HALE: Protecting children is great goal, mighty challenge

January 19, 2018

It’s a noble cause, but a pretty tall order. While it is heartening news that our governor hopes to increase infant survival in Indiana by 2024, he will need all the help our state can muster—and has not a moment to lose.

Today, we’ve become aware of too much evidence that Hoosier kids are in real trouble.

Indiana has more children in its child welfare system than does any surrounding state— including those with nearly twice Indiana’s overall population. Since 2012, the number of Indiana children who entered foster care because of parental drug abuse has increased 230 percent. At the same time, the number of children in care rose 79.4 percent in Illinois, 21.8 percent in Ohio, and 22.7 percent in Kentucky. In Michigan, the number of children entering foster care actually declined 2.3 percent.

Clearly, we can do better than this. Beautiful Vanderburgh County had more children of drug users enter foster care than did major cities, including Miami and Las Vegas.

The governor is right to concentrate on infant mortality. It’s an outrageous and unacceptable fact that Indiana has the very worst infant mortality rate in the Midwest and is in the bottom 10 states nationally. Here, more than seven babies die for every 1,000 live births. And the problem has been getting worse, in spite of the fact that two years ago, in January 2015, former Gov. Mike Pence tried to tackle the problem with a comprehensive campaign to improve infant survival.

And since 2013, the Indiana State Department of Health has commendably declared that reducing infant deaths would be its top priority. The Legislature has allocated more than $17 million to the fight since then. That money is being spent on grants to grass-roots charities, the development of a mobile app for pregnant women, and a marketing campaign focused on safe sleeping practices and the importance of prenatal care. Indiana’s infant death rate still rose.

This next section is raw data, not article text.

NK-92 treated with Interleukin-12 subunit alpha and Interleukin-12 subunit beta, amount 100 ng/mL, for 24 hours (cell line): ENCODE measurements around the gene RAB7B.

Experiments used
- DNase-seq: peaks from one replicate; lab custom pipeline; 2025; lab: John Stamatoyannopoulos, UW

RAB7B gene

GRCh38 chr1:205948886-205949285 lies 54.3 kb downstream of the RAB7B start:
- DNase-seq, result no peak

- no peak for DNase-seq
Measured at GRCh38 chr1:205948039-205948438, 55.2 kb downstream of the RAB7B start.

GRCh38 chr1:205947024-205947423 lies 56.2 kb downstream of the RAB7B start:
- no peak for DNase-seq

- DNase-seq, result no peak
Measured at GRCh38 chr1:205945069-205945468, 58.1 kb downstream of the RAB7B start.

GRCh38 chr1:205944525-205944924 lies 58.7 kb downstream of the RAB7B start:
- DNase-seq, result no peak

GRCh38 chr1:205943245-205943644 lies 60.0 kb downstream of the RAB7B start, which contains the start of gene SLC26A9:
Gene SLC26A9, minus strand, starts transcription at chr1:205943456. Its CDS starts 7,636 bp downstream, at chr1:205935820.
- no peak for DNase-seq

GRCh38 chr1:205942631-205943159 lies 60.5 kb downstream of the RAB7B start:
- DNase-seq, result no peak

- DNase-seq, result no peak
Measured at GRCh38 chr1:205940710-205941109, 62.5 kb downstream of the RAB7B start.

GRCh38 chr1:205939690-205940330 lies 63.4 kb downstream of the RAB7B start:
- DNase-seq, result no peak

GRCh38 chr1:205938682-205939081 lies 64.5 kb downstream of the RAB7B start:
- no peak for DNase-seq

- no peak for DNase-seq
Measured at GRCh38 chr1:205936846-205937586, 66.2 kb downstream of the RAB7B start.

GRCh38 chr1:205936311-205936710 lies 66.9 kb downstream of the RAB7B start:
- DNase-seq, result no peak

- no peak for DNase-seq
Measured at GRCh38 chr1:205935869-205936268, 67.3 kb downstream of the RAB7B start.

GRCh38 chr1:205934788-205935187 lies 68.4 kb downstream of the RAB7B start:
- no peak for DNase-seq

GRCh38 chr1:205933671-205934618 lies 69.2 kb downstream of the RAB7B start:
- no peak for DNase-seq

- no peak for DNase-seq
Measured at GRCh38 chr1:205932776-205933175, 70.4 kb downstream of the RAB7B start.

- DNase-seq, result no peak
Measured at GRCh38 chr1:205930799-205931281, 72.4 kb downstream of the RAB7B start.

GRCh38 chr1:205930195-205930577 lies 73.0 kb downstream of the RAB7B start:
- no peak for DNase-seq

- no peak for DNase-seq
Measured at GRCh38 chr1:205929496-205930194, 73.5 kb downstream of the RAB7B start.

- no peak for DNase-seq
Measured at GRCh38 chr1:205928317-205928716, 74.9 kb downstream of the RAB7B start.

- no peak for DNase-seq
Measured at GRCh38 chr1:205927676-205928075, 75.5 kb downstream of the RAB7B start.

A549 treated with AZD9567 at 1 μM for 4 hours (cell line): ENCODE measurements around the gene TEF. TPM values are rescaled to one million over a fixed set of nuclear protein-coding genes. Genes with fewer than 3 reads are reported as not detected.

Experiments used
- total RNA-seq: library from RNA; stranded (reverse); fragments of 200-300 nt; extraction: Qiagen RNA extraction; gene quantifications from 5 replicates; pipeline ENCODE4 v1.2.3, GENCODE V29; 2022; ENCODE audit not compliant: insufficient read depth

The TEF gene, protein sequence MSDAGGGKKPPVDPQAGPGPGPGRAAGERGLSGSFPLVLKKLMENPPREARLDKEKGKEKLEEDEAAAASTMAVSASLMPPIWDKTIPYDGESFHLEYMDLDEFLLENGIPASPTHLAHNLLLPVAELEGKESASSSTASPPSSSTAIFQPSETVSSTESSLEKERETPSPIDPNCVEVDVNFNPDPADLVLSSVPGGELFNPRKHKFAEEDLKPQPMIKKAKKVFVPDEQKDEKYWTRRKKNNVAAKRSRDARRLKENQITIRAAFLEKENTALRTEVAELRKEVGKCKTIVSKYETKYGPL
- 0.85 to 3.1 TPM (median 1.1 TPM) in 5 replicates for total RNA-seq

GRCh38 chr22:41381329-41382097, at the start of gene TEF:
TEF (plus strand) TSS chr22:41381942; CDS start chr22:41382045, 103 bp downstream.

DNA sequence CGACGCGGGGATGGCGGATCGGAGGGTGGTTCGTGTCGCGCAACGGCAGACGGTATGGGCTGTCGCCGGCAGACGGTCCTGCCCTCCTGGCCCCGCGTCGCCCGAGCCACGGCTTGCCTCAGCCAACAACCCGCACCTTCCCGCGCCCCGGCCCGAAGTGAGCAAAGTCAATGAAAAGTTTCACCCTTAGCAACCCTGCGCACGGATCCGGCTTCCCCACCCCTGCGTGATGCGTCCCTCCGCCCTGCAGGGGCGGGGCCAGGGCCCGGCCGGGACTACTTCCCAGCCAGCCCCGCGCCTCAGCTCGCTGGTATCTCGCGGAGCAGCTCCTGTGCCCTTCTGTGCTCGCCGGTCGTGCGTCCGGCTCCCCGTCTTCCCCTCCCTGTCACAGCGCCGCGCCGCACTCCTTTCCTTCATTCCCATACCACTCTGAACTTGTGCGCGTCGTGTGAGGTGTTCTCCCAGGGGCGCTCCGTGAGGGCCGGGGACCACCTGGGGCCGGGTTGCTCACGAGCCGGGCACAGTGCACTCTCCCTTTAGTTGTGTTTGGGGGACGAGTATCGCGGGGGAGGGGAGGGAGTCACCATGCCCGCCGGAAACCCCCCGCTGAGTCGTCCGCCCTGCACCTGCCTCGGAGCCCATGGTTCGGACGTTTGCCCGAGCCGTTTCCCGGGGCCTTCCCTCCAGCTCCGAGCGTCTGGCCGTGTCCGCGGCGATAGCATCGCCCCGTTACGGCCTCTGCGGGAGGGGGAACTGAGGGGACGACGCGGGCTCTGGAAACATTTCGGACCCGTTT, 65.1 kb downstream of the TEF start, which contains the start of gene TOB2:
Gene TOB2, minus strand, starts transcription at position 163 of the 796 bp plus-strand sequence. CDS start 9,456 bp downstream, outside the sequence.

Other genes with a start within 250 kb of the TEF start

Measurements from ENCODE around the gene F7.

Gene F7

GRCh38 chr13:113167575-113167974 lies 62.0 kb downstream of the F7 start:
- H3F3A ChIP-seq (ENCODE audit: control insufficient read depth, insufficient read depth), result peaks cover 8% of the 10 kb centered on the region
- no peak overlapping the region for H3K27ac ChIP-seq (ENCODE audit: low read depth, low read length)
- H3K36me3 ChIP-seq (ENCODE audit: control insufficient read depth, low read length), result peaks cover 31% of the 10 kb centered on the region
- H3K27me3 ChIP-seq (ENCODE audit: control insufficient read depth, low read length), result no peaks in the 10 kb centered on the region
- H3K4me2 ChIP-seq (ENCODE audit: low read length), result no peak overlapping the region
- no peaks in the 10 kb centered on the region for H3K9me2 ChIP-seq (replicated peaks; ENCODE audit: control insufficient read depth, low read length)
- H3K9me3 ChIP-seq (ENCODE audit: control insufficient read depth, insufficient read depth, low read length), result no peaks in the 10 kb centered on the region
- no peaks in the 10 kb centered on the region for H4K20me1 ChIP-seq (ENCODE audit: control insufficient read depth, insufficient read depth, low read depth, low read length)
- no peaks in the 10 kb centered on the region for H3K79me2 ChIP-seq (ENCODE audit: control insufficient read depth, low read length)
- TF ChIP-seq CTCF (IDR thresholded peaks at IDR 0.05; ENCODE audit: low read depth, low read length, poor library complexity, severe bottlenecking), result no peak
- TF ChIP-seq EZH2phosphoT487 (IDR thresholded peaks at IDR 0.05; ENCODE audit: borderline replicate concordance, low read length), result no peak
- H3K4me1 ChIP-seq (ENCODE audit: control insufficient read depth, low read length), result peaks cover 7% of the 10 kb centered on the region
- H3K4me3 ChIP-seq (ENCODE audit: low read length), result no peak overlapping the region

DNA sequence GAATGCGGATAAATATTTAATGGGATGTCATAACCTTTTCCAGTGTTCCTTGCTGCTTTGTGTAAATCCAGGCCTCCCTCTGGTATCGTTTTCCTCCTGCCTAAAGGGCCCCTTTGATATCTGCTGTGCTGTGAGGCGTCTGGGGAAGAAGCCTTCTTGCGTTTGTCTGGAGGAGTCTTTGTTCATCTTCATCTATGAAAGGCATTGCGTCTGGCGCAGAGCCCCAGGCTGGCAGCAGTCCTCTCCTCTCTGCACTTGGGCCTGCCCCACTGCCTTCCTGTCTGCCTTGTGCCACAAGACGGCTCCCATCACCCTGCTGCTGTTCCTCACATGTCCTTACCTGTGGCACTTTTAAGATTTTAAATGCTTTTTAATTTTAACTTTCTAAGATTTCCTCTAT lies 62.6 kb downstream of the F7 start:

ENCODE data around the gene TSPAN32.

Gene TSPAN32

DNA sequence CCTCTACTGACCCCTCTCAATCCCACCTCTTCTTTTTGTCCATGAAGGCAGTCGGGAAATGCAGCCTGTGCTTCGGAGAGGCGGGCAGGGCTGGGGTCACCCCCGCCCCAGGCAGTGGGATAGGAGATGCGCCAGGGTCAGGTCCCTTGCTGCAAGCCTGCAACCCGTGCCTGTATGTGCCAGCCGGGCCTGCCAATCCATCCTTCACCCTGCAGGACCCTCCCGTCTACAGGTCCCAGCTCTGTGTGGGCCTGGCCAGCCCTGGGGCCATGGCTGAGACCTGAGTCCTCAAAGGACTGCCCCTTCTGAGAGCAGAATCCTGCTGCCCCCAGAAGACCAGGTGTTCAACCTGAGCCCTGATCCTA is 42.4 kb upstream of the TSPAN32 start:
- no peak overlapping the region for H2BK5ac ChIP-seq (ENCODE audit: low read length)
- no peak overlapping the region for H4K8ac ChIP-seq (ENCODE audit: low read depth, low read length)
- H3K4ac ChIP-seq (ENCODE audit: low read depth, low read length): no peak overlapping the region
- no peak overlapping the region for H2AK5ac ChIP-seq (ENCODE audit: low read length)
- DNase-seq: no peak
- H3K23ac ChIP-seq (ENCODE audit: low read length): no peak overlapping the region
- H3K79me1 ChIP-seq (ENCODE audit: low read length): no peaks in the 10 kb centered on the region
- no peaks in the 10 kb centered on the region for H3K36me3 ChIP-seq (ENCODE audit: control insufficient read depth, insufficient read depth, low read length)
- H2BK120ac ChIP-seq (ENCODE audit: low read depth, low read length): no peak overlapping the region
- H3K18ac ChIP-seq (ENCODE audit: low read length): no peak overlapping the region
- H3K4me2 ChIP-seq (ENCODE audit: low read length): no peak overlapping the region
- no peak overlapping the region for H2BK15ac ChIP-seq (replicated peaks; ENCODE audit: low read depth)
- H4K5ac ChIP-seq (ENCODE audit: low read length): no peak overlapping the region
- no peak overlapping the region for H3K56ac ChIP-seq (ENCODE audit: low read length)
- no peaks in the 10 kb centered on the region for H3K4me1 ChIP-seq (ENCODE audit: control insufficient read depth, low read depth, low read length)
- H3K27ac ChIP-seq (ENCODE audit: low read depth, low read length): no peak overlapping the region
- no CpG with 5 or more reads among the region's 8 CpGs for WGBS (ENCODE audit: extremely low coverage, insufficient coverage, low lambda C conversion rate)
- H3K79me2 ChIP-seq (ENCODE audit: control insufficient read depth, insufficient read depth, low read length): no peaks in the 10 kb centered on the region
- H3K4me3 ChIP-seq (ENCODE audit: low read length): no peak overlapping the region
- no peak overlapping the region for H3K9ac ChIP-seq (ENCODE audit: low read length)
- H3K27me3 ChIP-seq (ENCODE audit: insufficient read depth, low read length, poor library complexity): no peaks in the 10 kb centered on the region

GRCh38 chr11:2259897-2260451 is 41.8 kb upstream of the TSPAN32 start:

Success will mean more than lip service and campaigns. It will take a comprehensive, all-hands-on-deck approach. It will do no good to teach pregnant moms not to smoke when they are addicted to opiates or they have no food to eat or no access to medical care.

There are plenty of other harbingers of doom as well. What we are doing is not working.

Indiana has one of the worst records in the nation of sexual violence against children, and more children are themselves being born addicted to opiates here than in most other places. In Wayne County, some estimate up to 10 percent of infants are born addicted. And the rate of children giving birth to children has been rising for far too long.

The canary in the coal mine has stopped singing. Recently, the director of the Indiana Department of Child Services noted in her resignation letter to the governor that “a continuation of state policies will all but ensure that children will die.”

Children will die.

Children right here in Indiana.

We should all be terrified for these kids. If you saw a child wander into a dangerous intersection, you wouldn’t hesitate a moment to jump in and save her. This is no different. We are in the right place at the right time to accomplish a great deal of good for Indiana’s children.

This new year brings new hope and opportunity to set politics aside and work on the issues that matter most. May the wind be at your back, governor. There is not a moment to lose.•

Click here for more Forefront columns.


Hale is a former member of the Indiana House and ran for lieutenant governor in 2016 on the Democratic ticket. Send comments to ibjedit@ibj.com.


Recent Articles by Christina Hale / Special to IBJ

Comments powered by Disqus